Time to reflect. It’s been five years since I brought Hyperdub label owner, Kode 9, to Vancouver for what was his first gig there and the first dubstep focused party that city ever had.
We’re five years on and Hyperdub continues to move from strength to strength, pioneering its own line of warped bass music that pillages fro the bass music continuum and turns it out into something all its own.
When I first brought Kode 9 to Vancouver, Hyperdub was a platform for Kode 9′s own work. I remember him handing me a cd-r of the now legendary 9 Samurai. While it still remains the most direct link to 9′s work not only solo but with vocal linchpin, the Spaceape, Hyperdub has become so much more. A virus that has expanded to become a much different kind of infection.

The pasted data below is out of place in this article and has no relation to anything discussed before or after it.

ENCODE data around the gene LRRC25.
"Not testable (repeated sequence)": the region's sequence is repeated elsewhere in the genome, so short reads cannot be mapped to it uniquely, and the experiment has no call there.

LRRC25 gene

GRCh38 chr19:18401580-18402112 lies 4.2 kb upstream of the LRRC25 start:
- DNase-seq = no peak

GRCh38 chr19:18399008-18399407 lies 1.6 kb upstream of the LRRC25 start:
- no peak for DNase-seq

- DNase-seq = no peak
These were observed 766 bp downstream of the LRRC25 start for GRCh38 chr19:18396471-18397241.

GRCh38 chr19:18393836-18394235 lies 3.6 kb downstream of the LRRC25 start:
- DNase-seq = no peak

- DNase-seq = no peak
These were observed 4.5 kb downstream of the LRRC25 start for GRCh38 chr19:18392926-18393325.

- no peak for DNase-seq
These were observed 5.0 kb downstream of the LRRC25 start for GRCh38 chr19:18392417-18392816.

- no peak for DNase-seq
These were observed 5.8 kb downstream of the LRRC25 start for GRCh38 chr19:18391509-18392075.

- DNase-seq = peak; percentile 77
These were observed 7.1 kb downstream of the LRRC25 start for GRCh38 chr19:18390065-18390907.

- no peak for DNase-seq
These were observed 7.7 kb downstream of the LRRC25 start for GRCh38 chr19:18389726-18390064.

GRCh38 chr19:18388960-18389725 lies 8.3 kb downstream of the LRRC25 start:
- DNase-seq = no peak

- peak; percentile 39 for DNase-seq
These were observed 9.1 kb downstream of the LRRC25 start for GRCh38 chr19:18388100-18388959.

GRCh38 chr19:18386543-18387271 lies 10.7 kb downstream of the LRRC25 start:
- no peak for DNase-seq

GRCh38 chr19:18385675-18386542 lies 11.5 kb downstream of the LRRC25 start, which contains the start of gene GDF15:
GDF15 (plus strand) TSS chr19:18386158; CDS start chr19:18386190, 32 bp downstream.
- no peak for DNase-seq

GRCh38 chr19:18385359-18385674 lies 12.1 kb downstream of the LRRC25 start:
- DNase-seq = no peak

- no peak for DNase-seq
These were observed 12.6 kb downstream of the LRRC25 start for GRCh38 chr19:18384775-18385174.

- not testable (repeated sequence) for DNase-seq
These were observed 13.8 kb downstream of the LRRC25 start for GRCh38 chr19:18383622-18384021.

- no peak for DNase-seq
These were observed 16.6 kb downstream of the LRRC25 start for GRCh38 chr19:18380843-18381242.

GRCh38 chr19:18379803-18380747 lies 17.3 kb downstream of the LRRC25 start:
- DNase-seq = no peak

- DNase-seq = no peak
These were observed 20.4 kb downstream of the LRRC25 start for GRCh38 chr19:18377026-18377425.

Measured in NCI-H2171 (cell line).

Kode 9 always had an ear for polyrhythms, so it made sense when he started not only playing more and more of the burgeoning UK Funky sound. It also makes sense then that he’s helped jump start the careers of a handful of producers including Cooly G and Scratcha DVA. On the flip, Hyperdub’s appreciation of neon colored sound viruses meant that artists like Joker and Ikonika have found a platform and in turn, immense success.
It’s pleasing then, to see that the piece de resistance for a label that has never compromised or given a toss about genre names, is its most unclassifiable piece of work yet. Darkstar’s North is an album like no other. Rhythmically based in twenty years of UK bass, from bleep to garage and swathed in a melancholy grey, it recalls the early work of the human league as much as it does modern bass science.
It’s perhaps the perfect line in the sand, a look forward and back for a label whose virus constantly mutates at hyper speed.